Schenectady residents living with HIV and AIDS will have more community resources than ever this fall, when the Albany Damien Center launches a satellite center in a familiar space.
The Albany center was founded in 1990 as one of the first AIDS drop-in centers in the nation. It opened a branch in Schenectady the next year, followed by a branch in Troy the year after that. Funding challenges in 1994 prompted a takeover of those branches by separate organizations. Schenectady Inner City Ministry assumed operations of the Schenectady branch and Troy Area United Ministries took over the Troy branch.
Two decades later, the Albany Damien Center is ready to take back control of the Schenectady center, which has had its own struggles over the years, from relocations to an attic fire to a suspension of services two years ago.
“This has been in the works for a while,” said SICM’s executive director, the Rev. Phil Grigsby. “Over the years, we talked about recombining the centers. It seemed the right time, given the changing face of AIDS and the Albany Damien Center has many best practices that we don’t have the resources to do here.”
When SICM suspended services two years ago, it was still able to offer meals at the site and link people to other support services in the area, like Ellis Medicine, Mohawk Opportunities and the AIDS Council of Northeastern New York. But it was no longer able to offer the kind of comprehensive support the other Damien Centers could.
Under the new arrangement, SICM will still own and maintain the center at 615 Nott St., a nondescript building across from Union College. But the Albany Damien Center will bring in its own staff and array of programs, ranging from prevention counseling and nutritional education to vocational rehabilitative training and even pet care for those afraid to leave animals home alone while they seek treatment.
To help get everything up and running again, Ellis Medicine President and CEO Jim Connolly on Thursday presented a check for $15,000 to the Albany Damien Center.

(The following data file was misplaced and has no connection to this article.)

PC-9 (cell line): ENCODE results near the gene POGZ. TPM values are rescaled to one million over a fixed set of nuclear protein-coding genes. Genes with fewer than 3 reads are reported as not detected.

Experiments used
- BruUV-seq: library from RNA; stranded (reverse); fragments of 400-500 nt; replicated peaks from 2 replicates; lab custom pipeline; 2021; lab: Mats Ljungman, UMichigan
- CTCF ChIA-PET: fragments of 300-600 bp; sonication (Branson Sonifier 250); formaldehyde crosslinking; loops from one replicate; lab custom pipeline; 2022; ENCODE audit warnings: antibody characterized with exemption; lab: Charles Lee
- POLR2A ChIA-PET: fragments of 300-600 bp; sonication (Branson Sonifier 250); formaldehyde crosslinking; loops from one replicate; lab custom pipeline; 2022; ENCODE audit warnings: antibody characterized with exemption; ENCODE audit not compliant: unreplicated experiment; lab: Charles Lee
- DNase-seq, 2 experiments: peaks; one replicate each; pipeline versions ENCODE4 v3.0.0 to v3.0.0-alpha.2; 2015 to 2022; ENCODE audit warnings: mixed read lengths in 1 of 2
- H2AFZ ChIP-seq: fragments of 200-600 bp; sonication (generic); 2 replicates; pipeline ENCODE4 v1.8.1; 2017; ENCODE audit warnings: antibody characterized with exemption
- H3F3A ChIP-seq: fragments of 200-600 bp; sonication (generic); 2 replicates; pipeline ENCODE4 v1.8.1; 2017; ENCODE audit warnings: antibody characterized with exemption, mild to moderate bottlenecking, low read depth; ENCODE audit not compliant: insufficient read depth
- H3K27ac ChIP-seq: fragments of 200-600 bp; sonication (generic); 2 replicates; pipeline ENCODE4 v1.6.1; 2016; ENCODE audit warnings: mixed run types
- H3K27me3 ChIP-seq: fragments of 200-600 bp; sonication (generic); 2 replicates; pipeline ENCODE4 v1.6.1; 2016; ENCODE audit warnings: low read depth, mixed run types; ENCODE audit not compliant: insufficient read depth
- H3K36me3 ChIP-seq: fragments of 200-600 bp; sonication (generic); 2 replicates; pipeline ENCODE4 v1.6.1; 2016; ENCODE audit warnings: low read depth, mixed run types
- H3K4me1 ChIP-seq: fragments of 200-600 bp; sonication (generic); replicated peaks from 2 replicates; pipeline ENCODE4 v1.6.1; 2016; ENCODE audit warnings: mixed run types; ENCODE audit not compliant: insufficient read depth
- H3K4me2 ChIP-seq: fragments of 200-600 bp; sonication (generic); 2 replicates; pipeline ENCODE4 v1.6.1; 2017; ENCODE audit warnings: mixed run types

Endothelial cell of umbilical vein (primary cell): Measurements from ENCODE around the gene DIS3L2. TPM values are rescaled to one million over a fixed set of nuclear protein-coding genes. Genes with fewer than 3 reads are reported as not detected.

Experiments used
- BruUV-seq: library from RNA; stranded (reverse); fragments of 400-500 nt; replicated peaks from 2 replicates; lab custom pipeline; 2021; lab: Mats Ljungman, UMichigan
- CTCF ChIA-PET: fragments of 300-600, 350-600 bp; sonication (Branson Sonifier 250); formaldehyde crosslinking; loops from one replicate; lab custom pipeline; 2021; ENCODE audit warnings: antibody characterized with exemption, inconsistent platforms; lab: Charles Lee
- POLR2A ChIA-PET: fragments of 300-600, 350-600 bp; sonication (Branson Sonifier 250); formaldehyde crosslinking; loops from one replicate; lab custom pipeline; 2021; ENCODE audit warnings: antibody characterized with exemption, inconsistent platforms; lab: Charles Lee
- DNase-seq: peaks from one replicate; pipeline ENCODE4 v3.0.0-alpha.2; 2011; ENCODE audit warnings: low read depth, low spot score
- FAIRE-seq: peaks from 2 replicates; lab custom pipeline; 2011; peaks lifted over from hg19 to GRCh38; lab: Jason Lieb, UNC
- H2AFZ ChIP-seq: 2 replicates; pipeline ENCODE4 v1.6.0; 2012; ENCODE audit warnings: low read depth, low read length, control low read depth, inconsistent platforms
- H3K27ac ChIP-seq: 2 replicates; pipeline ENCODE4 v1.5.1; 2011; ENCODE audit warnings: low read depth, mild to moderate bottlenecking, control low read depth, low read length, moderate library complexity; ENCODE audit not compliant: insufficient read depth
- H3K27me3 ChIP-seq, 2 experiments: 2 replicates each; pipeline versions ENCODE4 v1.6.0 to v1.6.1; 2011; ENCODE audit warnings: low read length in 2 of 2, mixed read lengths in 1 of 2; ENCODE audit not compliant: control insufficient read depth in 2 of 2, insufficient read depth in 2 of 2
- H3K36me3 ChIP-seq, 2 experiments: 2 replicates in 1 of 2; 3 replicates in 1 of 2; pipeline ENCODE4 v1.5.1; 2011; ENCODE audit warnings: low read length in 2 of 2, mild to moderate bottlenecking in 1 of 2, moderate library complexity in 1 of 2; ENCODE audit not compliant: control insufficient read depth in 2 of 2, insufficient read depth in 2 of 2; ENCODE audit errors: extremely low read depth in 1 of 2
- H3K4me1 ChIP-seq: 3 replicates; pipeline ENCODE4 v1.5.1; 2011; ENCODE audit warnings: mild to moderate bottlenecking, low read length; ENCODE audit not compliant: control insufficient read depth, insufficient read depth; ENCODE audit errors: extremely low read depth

“We’re starting slow, and we hope to grow,” said Albany Damien Center Executive Director Perry Junjulas.
A fire that ripped through the Albany center in August 2013 forced its temporary relocation to First Lutheran Church in Albany. At the time, Junjulas said he even thought about relocating the whole operation to Schenectady.
“Space-wise, we just wouldn’t have fit,” he said.
But a bigger Schenectady space could be in the works. As part of its long-range plan, the Damien Center is building a new Albany center that includes not just space for headquarters and programs, but also housing for 22 people living with HIV/AIDS who are unstably housed. This should open by December 2015. The hope, Junjulas said, is to do the same thing in Schenectady.
“Safe, affordable housing is the No. 1 need for persons living with AIDS right now,” he said, “so this is definitely an area the Damien Center is heading in.”
Because of the Troy center’s proximity to Albany, Junjulas said it’s less likely they would take over that branch, but they are looking at the possibility of opening centers elsewhere in the region. Among the possible sites for new centers are Amsterdam, Glens Falls and Hudson — all cities with a high concentration of individuals living with AIDS.
Schenectady’s biggest need right now, he said, is raising awareness of preventative measures among its population of young, sexually active gay men of color.
“Part of our dream is having new HIV infections become rare,” he said. “And if they do happen, we want that person to get the right care fast, so they can live a full life.”
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